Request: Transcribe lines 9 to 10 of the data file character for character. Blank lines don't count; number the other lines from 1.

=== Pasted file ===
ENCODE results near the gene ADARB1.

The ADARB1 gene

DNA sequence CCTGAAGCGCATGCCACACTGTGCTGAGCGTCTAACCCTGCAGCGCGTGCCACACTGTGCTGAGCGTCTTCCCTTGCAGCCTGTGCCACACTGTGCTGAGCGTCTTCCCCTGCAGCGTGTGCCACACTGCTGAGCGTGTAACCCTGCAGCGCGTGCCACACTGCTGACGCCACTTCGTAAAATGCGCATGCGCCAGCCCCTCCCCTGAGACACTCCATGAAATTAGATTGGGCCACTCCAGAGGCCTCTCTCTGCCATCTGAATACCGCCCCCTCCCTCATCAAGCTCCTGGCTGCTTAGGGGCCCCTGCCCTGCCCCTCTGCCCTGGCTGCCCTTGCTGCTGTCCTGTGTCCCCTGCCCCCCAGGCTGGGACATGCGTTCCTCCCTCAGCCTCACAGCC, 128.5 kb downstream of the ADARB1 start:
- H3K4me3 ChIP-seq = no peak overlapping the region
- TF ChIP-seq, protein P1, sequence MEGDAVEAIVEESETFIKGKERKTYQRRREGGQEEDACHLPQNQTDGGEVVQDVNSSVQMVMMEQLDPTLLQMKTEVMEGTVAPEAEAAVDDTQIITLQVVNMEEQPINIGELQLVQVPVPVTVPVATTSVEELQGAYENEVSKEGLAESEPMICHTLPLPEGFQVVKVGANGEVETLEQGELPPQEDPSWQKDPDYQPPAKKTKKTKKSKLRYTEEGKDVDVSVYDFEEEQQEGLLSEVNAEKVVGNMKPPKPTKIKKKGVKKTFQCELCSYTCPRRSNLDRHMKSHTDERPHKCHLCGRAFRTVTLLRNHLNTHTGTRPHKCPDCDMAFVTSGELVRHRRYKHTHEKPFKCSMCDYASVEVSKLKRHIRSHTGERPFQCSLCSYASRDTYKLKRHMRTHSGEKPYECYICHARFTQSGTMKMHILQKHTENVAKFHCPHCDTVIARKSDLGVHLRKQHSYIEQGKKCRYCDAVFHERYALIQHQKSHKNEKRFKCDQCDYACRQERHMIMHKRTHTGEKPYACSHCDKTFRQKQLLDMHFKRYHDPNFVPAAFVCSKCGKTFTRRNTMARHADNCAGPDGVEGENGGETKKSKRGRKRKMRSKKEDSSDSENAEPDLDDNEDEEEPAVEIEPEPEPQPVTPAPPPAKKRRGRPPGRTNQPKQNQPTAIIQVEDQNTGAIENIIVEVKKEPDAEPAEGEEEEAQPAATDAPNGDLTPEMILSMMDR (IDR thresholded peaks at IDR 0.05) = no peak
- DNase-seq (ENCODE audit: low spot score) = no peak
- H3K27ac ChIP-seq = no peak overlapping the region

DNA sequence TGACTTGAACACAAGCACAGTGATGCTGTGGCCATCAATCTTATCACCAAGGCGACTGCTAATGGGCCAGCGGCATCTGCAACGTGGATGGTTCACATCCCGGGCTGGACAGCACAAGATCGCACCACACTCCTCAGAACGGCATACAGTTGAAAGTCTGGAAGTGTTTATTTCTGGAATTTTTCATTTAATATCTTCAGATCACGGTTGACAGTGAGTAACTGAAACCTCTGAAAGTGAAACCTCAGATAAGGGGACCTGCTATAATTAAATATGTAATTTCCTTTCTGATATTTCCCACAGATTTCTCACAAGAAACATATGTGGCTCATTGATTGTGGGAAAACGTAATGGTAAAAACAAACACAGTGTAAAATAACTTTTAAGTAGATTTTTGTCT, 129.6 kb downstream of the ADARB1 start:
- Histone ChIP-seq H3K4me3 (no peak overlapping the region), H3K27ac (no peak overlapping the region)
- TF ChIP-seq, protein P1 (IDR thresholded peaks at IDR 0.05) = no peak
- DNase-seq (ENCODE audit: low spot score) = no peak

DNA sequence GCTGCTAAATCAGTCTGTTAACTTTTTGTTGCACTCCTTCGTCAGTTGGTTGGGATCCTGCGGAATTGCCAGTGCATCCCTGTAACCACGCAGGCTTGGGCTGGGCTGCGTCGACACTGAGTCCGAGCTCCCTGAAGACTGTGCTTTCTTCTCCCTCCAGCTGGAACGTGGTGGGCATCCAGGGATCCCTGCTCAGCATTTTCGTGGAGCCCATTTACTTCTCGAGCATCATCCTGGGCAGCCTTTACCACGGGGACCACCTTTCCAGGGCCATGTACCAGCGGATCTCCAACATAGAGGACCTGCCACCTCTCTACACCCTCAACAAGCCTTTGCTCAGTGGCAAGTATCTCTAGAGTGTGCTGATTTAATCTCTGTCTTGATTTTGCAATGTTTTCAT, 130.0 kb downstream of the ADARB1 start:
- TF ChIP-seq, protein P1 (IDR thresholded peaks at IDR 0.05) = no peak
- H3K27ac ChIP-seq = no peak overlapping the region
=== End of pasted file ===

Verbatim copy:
- Histone ChIP-seq H3K4me3 (no peak overlapping the region), H3K27ac (no peak overlapping the region)
- TF ChIP-seq, protein P1 (IDR thresholded peaks at IDR 0.05) = no peak